Often feelings of lost connection with family members—whether with a spouse, children, parents, or siblings—is what finally catalyzes a veteran or service member to seek treatment for TBI and/or PTSD. For example, a Special Ops veteran who had deployed 10 times during a 35-year military career finally sought treatment through the Home Base program because his child told his wife that he was afraid of him. He did not want the effects of TBI and/or PTSD to create irreparable damage to his whole, multigenerational family.
Dr. Mary Alexis Iaccarino is director, Clinical TBI and Brain Health Services, Home Base.
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Many families that we see at Home Base are in some stage of crisis. The symptoms experienced by the veteran have spilled over to affect family dynamics. And it’s not just their relationship with their spouse, but often a relationship with their parents, with their siblings, and with their children. So we think about this as a multi-generational type injury or event. Many times when we see a veteran they will tell us that a big part of the reason they came to care is because they yelled at their children or they are struggling with their marriage. And it’s that, it’s not wanting to lose that connection, that has been perhaps the breaking point for them and what’s really driven them to come to care. And when we ask them about their goals, and what they hope to get out of treatment, oftentimes family dynamics and improving their family relationships is at the top of the list. It’s one of the reasons we’ve incorporated family care into what we do at Home Base. And it’s an extremely important part of the overall well-being of the veteran. I can think of a recent case regarding family. I saw a service member last week, actually a Special Operations Forces member. So, these are our most elite warriors, most elite service members, thought to be impervious to the effects of war, of trauma, both physically and emotionally. Who, after a 35-year career, was getting ready to retire and couldn’t be left alone with his children. He couldn’t be trusted not to leave the stove on. He got lost going to the grocery store. His wife would often send the neighbors over to check on him. And his son who was elementary school age, told mom that he was scared of daddy. He had never struck his children. He’d yelled at them for things that were seemingly minor, but he was worried that he was actually on the brink of doing something irreparable. And it’s really what drove him to care, and pretty much drove him to tears. Part of that might be a mental health difficulty, part of that might be effect of TBI. Part of that might be the effect of ten-plus deployments, and being gone for many, many years and sort of institutionalized in a culture that really promotes selflessness and team, and maybe less so family. But altogether this was an individual who sought care and treatment because of actually the difficulties it was causing with his family and really recognizing that for him that was the most important thing. So, family dynamics is very important. It can be impacted by these injuries, but it can also be the family that brings people to care and is sort of part of the solution to these injuries. It is. You know, there is just not enough support in the world for some of the challenges that are happening with these families. We can do our very best to sort of get people individual care, get them family therapy, get them couples therapy. But these, again, like the injuries themselves, can sometimes be very long struggles. The important part is that we’ve seen a lot of families saved. Right? And that’s, I think, an extremely powerful message. Again, is it perfect? Do we look like the Brady Bunch? Maybe not, but keeping the family unit intact is really such an important thing. And individual treatment can actually really help that. BrainLine is powered in part by Wounded Warrior Project to honor and empower post-9/11 injured service members, veterans, and their families.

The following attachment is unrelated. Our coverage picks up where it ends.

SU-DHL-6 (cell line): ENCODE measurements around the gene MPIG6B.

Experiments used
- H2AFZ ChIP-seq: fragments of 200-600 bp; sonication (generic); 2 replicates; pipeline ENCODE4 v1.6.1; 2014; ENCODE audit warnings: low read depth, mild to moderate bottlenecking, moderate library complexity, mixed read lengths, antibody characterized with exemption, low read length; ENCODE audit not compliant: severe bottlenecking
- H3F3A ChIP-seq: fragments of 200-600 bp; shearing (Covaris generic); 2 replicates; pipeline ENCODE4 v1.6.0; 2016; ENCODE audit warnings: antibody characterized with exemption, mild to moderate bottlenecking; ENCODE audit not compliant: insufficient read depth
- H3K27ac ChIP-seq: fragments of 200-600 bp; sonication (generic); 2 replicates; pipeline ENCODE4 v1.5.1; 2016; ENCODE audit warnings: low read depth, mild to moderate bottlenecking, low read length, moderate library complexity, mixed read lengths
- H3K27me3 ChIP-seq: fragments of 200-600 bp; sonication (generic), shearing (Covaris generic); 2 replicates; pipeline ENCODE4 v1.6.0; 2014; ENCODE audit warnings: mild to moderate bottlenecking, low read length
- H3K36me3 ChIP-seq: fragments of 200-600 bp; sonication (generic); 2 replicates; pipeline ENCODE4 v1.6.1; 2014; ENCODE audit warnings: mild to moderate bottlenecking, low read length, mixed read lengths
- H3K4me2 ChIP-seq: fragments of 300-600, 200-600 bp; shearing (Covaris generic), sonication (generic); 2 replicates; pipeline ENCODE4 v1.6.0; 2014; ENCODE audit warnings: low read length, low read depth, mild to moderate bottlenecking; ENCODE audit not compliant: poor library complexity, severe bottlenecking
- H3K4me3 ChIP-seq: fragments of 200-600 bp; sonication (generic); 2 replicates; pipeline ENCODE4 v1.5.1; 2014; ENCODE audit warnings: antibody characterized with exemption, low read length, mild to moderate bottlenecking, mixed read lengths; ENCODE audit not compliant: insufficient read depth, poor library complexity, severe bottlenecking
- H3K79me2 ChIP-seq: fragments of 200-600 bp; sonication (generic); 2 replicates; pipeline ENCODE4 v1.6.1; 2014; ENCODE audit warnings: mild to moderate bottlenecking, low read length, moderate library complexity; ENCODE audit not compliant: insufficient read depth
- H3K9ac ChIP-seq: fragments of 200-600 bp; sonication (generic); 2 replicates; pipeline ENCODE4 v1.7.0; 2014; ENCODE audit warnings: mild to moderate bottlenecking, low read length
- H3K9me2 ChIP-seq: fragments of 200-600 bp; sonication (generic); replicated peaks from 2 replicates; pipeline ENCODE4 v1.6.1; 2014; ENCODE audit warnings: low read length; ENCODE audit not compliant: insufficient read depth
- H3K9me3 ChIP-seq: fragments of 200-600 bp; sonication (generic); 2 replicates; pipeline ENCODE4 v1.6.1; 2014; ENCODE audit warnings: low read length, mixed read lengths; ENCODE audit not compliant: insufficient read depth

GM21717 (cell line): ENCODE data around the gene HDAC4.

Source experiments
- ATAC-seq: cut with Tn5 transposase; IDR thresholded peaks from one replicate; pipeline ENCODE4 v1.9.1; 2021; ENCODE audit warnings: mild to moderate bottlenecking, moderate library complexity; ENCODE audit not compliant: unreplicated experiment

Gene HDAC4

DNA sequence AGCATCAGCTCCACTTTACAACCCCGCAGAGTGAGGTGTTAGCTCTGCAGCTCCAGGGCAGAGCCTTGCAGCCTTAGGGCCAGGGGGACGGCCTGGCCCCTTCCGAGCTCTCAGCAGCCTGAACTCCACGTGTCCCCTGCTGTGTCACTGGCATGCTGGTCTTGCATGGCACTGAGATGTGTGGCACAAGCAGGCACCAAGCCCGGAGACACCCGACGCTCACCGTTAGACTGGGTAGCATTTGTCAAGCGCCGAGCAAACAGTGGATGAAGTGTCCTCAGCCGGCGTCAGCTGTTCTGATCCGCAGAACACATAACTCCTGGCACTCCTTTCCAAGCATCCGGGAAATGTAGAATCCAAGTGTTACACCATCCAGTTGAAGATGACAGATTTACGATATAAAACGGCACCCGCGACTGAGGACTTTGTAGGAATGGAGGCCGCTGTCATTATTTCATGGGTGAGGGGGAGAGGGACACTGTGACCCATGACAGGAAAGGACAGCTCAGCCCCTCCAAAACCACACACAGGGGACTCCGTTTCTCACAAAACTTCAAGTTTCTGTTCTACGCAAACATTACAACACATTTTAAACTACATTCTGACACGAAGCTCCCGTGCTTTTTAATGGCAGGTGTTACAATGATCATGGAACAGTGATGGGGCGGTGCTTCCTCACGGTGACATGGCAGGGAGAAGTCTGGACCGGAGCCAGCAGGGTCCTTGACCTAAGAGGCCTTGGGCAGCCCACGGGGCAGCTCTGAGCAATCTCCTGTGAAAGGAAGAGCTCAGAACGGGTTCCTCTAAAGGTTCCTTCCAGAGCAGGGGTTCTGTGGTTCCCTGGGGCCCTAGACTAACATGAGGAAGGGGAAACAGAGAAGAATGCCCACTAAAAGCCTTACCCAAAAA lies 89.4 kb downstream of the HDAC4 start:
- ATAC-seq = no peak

Mary Alexis Iaccarino, MD, is a board-certified physiatrist with sub-specialty training in brain injury medicine. Her clinical and research areas of interest include diagnostic and treatment strategies in mild traumatic brain injury including blast and sport-related concussion. Dr. Iaccarino joined the Home Base team in 2016 as a brain injury physiatrist for the Intensive Clinical Program (ICP) and outpatient TBI program. Her goal is to provide comprehensive, evidenced-based brain injury care to veterans through multidisciplinary collaboration with psychology, neuropsychology, physical therapy, psychiatry, and other specialists. She specializes in the treatment of physical, cognitive, and behavioral deficits that occur after brain injury including headaches, pain, dizziness and vision symptoms, sleep difficulties, fatigue, concentration, and memory problems.